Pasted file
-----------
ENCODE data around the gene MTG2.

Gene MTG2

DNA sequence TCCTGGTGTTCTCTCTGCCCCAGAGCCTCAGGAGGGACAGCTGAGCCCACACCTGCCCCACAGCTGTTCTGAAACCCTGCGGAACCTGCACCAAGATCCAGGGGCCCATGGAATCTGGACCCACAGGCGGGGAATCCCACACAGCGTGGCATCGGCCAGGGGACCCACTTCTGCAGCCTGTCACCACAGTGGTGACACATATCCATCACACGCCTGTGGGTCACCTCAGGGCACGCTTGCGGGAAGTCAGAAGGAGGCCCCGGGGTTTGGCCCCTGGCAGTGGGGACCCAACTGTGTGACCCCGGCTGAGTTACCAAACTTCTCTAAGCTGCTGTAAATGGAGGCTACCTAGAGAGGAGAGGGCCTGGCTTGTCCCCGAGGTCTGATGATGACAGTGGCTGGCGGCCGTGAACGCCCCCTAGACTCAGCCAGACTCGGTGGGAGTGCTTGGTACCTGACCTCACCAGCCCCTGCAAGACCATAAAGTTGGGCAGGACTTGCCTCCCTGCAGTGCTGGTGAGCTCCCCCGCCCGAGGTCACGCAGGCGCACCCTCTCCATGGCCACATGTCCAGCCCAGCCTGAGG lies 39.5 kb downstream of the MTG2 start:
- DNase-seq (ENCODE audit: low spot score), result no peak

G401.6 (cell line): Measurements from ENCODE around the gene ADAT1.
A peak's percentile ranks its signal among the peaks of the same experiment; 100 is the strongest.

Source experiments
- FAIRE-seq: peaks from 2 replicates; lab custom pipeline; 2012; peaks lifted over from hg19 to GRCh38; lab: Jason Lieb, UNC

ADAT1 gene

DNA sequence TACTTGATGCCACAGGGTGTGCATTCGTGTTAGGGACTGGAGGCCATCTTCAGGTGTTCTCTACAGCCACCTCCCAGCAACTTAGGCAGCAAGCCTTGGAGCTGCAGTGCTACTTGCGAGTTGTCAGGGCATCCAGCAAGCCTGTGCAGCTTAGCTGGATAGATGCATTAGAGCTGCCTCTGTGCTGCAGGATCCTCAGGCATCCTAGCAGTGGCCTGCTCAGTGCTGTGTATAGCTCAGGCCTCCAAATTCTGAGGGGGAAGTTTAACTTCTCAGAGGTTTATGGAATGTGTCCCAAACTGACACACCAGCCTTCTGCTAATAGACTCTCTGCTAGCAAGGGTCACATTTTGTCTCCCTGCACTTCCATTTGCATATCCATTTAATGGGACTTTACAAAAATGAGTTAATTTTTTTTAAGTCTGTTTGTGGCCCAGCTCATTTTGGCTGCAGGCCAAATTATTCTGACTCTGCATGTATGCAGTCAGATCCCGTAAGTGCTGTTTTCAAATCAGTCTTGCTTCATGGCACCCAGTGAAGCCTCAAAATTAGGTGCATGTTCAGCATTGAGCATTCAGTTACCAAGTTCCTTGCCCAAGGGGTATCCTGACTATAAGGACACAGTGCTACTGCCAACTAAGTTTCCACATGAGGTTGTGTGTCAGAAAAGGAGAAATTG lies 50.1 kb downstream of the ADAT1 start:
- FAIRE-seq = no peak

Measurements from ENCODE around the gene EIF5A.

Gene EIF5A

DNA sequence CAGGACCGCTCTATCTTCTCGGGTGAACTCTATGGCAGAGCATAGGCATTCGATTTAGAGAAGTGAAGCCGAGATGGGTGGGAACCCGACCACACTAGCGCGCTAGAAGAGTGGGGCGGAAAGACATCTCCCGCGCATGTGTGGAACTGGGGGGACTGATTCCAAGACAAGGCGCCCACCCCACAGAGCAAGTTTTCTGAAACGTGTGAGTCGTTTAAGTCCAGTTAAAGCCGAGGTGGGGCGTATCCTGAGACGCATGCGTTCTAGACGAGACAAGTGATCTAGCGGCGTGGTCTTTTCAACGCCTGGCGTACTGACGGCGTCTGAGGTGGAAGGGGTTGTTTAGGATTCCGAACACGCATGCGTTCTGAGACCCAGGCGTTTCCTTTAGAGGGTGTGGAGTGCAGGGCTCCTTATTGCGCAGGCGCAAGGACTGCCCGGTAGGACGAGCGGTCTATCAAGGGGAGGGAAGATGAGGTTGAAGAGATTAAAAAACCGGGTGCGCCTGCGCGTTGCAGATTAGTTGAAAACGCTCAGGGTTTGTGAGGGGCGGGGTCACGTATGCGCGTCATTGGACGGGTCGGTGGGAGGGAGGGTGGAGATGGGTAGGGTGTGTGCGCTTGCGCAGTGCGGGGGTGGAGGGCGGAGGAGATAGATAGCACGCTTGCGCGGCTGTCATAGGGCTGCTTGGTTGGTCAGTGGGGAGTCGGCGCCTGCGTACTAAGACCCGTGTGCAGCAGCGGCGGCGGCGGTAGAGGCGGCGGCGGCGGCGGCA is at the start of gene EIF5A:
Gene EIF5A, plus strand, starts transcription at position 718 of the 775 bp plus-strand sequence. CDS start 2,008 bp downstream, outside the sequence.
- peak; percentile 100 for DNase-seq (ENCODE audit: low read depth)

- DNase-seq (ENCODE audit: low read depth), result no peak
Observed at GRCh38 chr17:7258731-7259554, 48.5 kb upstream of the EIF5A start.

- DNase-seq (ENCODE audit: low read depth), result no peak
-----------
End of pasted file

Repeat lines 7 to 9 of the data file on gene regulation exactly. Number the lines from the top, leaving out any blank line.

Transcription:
Source experiments
- FAIRE-seq: peaks from 2 replicates; lab custom pipeline; 2012; peaks lifted over from hg19 to GRCh38; lab: Jason Lieb, UNC

ADAT1 gene